No presenter will be paid over €500,000 - RTÉ

Broadcaster tells Oireachtas committee that process of cutting pay 'not over'

No presenter at RTÉ wouldbe paid over €500,000 by the time this year’s contract negotiations are completed, the broadcaster’s director general Noel Curran said today. Photograph: Bryan O’Brien / The Irish Times

No presenter at RTÉ wouldbe paid over €500,000 by the time this year’s contract negotiations are completed, the broadcaster’s director general Noel Curran said today. Photograph: Bryan O’Brien / The Irish Times

 

No presenter at RTÉ would be paid over €500,000 by the time this year’s contract negotiations are completed, the broadcaster’s director general Noel Curran said today.

The average pay of the top ten pool of the company’s broadcasters would be €280,000 by the end of this year compared with€444,000 average in 2008, Breda O’Keeffe RTÉ acting chief financial officer told the Joint Oireachtas Committee on Communications. “Negotiations are not finished,” she said.

Just “one or two” presenters were paid over €500,000 at present, Mr Curran said In March RTÉ disclosed that top paid presenter RyanTubridy’s earnings were cut from €723,000 in 2011 to €495,000 last year. The second best paid presenter Pat Kenny earned €630,000 in 2011 but in March RTÉ did not disclose his 2012 fees.

Mr Curran said top presenters had been paid too much during the boom when earnings “became overly inflated”. The average reduction across the top ten earners would be close to 40 per cent after contract negotiations, he said.

However he said the process of cutting pay was not over. “As contracts expire we will of course review the fee levels ,” he said. While fees were too high “you do need to recognise the value of RTÉ presenters,” he said.

Sinn Féin TD Dessie Ellis raised concerns that top earners were being paid through companies to “avail of tax breaks” and did not “pay the same tax” as most people. If a presenter has a limited company or is a sole trader it is “their responsibility” to return their taxes, Ms O’Keeffe said. RTÉ insists that contractors have tax clearance , she added. The broadcaster wants an ability to end a contract of its “talent” and tax was a “revenue issue”, Mr Curran said.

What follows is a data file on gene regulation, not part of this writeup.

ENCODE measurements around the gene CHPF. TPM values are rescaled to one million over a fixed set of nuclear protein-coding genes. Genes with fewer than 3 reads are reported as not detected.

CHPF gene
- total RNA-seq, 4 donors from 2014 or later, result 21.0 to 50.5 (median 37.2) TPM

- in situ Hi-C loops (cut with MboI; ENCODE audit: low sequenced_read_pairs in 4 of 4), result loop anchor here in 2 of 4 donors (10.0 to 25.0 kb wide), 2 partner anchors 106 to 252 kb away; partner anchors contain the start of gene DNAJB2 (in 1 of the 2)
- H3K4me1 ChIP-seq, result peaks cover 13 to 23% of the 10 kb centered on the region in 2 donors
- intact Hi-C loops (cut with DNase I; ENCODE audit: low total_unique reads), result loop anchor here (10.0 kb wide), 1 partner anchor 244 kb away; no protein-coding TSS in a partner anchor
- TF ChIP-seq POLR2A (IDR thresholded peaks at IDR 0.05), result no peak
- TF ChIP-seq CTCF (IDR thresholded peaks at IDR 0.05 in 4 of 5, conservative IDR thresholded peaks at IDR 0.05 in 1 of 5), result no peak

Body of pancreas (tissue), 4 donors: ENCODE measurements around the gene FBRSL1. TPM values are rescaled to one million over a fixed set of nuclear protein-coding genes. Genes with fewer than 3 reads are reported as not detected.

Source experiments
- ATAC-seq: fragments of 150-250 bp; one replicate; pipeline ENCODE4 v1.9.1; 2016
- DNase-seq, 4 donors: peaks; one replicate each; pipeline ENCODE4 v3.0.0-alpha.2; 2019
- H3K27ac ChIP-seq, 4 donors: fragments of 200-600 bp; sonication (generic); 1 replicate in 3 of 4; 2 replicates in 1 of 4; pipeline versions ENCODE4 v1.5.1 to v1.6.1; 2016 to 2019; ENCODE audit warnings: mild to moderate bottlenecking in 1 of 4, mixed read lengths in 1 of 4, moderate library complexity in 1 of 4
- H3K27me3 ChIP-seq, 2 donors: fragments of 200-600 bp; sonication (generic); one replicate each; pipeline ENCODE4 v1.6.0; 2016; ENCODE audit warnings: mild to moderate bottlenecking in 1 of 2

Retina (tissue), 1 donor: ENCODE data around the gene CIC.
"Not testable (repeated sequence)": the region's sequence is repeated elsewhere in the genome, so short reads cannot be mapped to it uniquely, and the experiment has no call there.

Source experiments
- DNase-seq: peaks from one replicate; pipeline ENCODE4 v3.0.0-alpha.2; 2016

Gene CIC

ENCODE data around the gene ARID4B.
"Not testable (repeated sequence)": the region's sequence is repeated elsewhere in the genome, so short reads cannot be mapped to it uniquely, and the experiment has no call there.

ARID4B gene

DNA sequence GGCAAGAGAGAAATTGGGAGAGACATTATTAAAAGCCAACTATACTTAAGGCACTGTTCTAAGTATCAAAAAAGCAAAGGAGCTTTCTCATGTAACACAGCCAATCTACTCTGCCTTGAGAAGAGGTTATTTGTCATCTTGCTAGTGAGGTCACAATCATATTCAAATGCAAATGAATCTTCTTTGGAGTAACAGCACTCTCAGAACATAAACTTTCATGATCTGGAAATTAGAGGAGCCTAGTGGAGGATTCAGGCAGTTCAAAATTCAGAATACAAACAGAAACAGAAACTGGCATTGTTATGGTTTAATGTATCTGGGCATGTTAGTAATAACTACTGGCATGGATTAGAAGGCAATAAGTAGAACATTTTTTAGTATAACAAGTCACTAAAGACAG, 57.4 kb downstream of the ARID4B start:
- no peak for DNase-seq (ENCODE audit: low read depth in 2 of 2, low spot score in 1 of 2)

“Is it fair that the public broadcaster is facilitating people not to pay the same tax as everyone else?” committee chairman Tom Hayes asked.

The committee also heard that RTÉ was keeping coverage in London “under review” after a question from Labour TD Ann Phelan on the closure of its bureau last year. Managing director of RTÉ news and current affairs Kevin Bakhurst said looking at the London operation was “high” on the list of areas RTÉ might revisit. It was keeping London coverage “under review” particularly with the referendum on Europe, Mr Bakhurst said. He had spoken to the BBC about sharing premises but the response was “not very positive”, he said.

The decision to close the London office had been “right” at the time it had been in an “extremely expensive” are and operating “in a particular way”, he said. If it had not been closed the broadcaster may not have been able to maintain a presence in the regions, he added.

Mr Bakhurst hopes to move three of RTÉ’s regional offices to institutes of technology at Dundalk, Waterford and Athlone by year end.

The meeting also heard that RTÉ’s budgetary cuts could hit is buying of sports rights . RTÉ’s strategy was to reduce sports costs by 25 per cent by 2015 so there “may be further losses”, Ms O’Keeffe said.

The broadcaster awaits a review on its future public funding by the Broadcasting Authority of Ireland which would be made “in the coming days”, Mr Curran said.